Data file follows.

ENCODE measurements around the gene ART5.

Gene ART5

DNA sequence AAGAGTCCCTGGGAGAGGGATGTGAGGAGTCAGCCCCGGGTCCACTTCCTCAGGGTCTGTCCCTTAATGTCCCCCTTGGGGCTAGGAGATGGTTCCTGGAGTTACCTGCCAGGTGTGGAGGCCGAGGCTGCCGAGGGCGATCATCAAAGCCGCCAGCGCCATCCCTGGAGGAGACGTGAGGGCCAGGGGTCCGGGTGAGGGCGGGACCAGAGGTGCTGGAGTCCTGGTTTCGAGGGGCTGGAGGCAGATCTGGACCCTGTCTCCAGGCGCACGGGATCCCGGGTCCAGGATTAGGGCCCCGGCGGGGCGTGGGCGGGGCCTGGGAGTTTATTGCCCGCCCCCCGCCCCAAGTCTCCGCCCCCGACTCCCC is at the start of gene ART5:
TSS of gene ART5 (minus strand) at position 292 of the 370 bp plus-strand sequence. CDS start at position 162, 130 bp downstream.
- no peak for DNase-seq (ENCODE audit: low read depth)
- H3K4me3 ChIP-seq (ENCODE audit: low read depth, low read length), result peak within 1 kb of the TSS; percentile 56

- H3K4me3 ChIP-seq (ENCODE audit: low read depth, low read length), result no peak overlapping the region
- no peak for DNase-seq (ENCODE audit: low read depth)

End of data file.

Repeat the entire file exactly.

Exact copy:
ENCODE measurements around the gene ART5.

Gene ART5

DNA sequence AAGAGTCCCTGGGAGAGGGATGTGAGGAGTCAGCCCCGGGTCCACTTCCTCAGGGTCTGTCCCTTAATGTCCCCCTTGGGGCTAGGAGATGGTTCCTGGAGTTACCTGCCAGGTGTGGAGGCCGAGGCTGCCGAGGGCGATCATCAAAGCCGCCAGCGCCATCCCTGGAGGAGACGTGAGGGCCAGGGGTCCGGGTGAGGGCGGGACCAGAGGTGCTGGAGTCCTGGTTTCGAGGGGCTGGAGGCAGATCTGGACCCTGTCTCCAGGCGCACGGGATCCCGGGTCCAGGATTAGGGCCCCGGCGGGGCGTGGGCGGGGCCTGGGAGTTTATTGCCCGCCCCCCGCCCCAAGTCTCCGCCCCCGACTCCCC is at the start of gene ART5:
TSS of gene ART5 (minus strand) at position 292 of the 370 bp plus-strand sequence. CDS start at position 162, 130 bp downstream.
- no peak for DNase-seq (ENCODE audit: low read depth)
- H3K4me3 ChIP-seq (ENCODE audit: low read depth, low read length), result peak within 1 kb of the TSS; percentile 56

- H3K4me3 ChIP-seq (ENCODE audit: low read depth, low read length), result no peak overlapping the region
- no peak for DNase-seq (ENCODE audit: low read depth)